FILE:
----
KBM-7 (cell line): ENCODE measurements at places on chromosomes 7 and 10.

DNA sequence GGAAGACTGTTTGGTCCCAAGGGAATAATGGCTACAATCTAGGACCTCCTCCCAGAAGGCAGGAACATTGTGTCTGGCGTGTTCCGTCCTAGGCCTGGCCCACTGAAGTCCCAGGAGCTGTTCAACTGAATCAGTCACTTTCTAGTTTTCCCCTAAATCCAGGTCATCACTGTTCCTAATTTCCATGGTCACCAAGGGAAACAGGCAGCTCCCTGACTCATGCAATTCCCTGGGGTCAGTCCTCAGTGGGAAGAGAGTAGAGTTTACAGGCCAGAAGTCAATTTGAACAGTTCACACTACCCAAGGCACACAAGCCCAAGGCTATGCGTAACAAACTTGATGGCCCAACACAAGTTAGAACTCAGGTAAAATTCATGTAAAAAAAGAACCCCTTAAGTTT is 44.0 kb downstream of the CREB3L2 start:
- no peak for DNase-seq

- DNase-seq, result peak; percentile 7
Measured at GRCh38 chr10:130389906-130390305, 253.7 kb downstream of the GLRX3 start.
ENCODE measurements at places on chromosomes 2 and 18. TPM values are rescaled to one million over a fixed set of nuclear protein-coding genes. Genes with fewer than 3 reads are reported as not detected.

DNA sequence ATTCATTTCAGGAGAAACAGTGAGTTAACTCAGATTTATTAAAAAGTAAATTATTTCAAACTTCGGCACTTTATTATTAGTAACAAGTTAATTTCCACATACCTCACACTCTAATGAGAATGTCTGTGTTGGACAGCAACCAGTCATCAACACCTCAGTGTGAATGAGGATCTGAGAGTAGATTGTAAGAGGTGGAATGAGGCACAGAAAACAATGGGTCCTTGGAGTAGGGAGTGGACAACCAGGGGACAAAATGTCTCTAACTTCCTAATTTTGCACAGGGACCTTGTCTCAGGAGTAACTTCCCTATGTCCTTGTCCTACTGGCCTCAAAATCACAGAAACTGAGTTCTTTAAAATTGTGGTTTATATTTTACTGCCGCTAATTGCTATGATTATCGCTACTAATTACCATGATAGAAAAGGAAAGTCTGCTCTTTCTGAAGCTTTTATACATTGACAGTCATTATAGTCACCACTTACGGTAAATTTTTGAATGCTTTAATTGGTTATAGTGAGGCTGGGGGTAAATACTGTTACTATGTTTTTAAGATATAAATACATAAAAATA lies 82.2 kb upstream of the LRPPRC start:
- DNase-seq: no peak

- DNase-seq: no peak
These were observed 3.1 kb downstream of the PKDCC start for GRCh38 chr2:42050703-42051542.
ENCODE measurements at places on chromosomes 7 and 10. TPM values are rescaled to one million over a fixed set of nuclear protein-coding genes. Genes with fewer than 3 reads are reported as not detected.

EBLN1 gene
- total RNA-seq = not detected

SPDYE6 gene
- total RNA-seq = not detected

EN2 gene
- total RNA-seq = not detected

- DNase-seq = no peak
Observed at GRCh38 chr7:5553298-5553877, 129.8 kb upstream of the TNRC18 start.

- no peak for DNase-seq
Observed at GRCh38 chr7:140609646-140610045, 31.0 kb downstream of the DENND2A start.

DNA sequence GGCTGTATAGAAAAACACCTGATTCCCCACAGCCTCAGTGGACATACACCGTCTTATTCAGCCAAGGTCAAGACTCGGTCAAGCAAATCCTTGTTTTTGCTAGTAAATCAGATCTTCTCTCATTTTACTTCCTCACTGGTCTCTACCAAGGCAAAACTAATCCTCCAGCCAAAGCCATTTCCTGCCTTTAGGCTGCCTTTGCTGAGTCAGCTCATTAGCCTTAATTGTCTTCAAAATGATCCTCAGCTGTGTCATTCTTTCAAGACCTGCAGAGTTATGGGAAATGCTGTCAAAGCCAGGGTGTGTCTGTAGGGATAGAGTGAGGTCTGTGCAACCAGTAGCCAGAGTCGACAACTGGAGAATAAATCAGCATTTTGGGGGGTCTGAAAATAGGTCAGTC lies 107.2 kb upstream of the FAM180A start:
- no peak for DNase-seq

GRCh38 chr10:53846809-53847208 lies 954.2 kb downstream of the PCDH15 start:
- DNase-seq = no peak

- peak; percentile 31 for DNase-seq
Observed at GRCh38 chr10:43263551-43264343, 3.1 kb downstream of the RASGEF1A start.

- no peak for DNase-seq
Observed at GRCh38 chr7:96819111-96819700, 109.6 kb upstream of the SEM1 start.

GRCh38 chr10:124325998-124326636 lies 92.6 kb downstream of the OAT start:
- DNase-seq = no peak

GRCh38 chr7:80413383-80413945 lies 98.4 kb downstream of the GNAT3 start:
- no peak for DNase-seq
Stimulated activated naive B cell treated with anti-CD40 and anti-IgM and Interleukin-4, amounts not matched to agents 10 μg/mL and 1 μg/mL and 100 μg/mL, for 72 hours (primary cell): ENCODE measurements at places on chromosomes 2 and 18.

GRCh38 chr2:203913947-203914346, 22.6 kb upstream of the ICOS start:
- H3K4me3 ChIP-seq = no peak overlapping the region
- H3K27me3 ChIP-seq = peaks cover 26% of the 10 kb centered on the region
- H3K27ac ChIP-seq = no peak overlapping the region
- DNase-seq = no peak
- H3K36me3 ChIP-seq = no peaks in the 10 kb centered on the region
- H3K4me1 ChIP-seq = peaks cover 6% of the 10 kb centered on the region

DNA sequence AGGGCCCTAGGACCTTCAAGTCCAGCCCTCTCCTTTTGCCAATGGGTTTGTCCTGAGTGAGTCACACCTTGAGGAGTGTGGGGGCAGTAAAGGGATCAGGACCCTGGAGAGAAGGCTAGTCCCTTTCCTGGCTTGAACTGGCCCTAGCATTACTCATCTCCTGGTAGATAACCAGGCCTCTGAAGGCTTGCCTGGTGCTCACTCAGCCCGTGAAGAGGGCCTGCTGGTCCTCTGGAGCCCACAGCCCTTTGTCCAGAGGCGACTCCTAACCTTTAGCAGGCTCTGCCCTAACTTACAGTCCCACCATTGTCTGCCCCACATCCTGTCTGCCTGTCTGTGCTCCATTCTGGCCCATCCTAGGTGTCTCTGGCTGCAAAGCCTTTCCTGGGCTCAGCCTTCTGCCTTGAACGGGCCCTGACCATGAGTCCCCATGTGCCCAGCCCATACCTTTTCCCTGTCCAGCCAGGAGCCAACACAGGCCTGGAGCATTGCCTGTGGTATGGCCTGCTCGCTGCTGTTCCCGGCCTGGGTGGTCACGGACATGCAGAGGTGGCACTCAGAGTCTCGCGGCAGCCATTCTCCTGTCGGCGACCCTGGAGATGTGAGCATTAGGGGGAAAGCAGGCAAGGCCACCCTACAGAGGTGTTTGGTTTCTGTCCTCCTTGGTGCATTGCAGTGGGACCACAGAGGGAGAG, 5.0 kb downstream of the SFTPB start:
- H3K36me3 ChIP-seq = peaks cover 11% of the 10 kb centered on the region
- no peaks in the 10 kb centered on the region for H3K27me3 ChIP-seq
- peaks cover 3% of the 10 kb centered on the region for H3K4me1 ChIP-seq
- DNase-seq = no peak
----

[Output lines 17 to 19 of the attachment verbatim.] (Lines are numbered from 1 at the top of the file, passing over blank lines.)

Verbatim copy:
- total RNA-seq = not detected

- DNase-seq = no peak
Observed at GRCh38 chr7:5553298-5553877, 129.8 kb upstream of the TNRC18 start.